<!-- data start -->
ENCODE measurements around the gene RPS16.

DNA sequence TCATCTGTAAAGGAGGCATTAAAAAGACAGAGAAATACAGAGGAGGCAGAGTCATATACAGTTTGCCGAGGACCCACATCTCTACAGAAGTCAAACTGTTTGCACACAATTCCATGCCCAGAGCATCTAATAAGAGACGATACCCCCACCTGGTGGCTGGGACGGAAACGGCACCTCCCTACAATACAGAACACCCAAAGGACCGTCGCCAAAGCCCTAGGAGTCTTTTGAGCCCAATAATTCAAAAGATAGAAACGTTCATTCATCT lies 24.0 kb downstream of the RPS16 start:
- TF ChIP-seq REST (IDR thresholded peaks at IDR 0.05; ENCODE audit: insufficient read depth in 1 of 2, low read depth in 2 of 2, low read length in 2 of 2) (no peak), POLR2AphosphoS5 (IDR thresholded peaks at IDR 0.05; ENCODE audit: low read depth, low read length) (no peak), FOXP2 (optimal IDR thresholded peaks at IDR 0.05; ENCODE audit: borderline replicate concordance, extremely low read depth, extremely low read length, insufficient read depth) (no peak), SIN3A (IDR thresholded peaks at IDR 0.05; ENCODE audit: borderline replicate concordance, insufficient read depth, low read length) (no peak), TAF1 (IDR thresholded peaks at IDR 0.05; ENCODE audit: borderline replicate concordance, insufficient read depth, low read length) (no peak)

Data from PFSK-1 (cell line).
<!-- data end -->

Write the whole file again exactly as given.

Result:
ENCODE measurements around the gene RPS16.

DNA sequence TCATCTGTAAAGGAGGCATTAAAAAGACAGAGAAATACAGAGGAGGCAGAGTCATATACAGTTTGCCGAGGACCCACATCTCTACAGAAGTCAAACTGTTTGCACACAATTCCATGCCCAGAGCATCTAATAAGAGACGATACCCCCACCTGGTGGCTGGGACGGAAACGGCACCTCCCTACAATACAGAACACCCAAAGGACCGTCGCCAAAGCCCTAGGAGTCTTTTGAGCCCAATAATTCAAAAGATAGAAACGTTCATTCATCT lies 24.0 kb downstream of the RPS16 start:
- TF ChIP-seq REST (IDR thresholded peaks at IDR 0.05; ENCODE audit: insufficient read depth in 1 of 2, low read depth in 2 of 2, low read length in 2 of 2) (no peak), POLR2AphosphoS5 (IDR thresholded peaks at IDR 0.05; ENCODE audit: low read depth, low read length) (no peak), FOXP2 (optimal IDR thresholded peaks at IDR 0.05; ENCODE audit: borderline replicate concordance, extremely low read depth, extremely low read length, insufficient read depth) (no peak), SIN3A (IDR thresholded peaks at IDR 0.05; ENCODE audit: borderline replicate concordance, insufficient read depth, low read length) (no peak), TAF1 (IDR thresholded peaks at IDR 0.05; ENCODE audit: borderline replicate concordance, insufficient read depth, low read length) (no peak)

Data from PFSK-1 (cell line).